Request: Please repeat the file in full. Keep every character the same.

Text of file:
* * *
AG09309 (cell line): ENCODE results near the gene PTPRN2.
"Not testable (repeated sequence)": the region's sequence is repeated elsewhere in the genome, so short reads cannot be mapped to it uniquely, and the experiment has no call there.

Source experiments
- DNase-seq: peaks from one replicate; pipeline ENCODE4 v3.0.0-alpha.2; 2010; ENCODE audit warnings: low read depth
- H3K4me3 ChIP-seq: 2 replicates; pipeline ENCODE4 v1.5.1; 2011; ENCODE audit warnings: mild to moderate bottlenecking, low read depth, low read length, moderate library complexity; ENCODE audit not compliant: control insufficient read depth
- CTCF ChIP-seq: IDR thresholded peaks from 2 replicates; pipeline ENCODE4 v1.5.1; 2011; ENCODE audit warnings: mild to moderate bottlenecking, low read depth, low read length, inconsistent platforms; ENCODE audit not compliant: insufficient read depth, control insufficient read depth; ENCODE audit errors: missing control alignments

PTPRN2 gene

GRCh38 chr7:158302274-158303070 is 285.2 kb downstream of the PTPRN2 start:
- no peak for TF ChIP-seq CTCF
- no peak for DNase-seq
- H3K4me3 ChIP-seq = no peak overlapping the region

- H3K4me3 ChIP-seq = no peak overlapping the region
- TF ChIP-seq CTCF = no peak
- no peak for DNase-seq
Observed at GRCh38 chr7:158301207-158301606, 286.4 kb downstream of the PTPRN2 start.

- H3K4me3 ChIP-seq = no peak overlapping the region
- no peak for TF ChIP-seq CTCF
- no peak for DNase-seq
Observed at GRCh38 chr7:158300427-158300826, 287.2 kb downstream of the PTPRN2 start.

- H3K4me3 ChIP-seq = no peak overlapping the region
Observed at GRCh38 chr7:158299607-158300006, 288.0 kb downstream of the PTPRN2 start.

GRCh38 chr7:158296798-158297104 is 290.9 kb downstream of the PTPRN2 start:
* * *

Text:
AG09309 (cell line): ENCODE results near the gene PTPRN2.
"Not testable (repeated sequence)": the region's sequence is repeated elsewhere in the genome, so short reads cannot be mapped to it uniquely, and the experiment has no call there.

Source experiments
- DNase-seq: peaks from one replicate; pipeline ENCODE4 v3.0.0-alpha.2; 2010; ENCODE audit warnings: low read depth
- H3K4me3 ChIP-seq: 2 replicates; pipeline ENCODE4 v1.5.1; 2011; ENCODE audit warnings: mild to moderate bottlenecking, low read depth, low read length, moderate library complexity; ENCODE audit not compliant: control insufficient read depth
- CTCF ChIP-seq: IDR thresholded peaks from 2 replicates; pipeline ENCODE4 v1.5.1; 2011; ENCODE audit warnings: mild to moderate bottlenecking, low read depth, low read length, inconsistent platforms; ENCODE audit not compliant: insufficient read depth, control insufficient read depth; ENCODE audit errors: missing control alignments

PTPRN2 gene

GRCh38 chr7:158302274-158303070 is 285.2 kb downstream of the PTPRN2 start:
- no peak for TF ChIP-seq CTCF
- no peak for DNase-seq
- H3K4me3 ChIP-seq = no peak overlapping the region

- H3K4me3 ChIP-seq = no peak overlapping the region
- TF ChIP-seq CTCF = no peak
- no peak for DNase-seq
Observed at GRCh38 chr7:158301207-158301606, 286.4 kb downstream of the PTPRN2 start.

- H3K4me3 ChIP-seq = no peak overlapping the region
- no peak for TF ChIP-seq CTCF
- no peak for DNase-seq
Observed at GRCh38 chr7:158300427-158300826, 287.2 kb downstream of the PTPRN2 start.

- H3K4me3 ChIP-seq = no peak overlapping the region
Observed at GRCh38 chr7:158299607-158300006, 288.0 kb downstream of the PTPRN2 start.

GRCh38 chr7:158296798-158297104 is 290.9 kb downstream of the PTPRN2 start: